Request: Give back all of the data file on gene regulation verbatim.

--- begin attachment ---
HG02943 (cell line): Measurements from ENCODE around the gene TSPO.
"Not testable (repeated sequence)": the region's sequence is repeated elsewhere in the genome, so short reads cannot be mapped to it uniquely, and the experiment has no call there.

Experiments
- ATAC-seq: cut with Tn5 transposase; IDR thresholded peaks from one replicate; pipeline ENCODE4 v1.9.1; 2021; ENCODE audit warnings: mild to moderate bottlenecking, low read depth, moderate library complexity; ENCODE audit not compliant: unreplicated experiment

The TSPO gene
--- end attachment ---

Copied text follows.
HG02943 (cell line): Measurements from ENCODE around the gene TSPO.
"Not testable (repeated sequence)": the region's sequence is repeated elsewhere in the genome, so short reads cannot be mapped to it uniquely, and the experiment has no call there.

Experiments
- ATAC-seq: cut with Tn5 transposase; IDR thresholded peaks from one replicate; pipeline ENCODE4 v1.9.1; 2021; ENCODE audit warnings: mild to moderate bottlenecking, low read depth, moderate library complexity; ENCODE audit not compliant: unreplicated experiment

The TSPO gene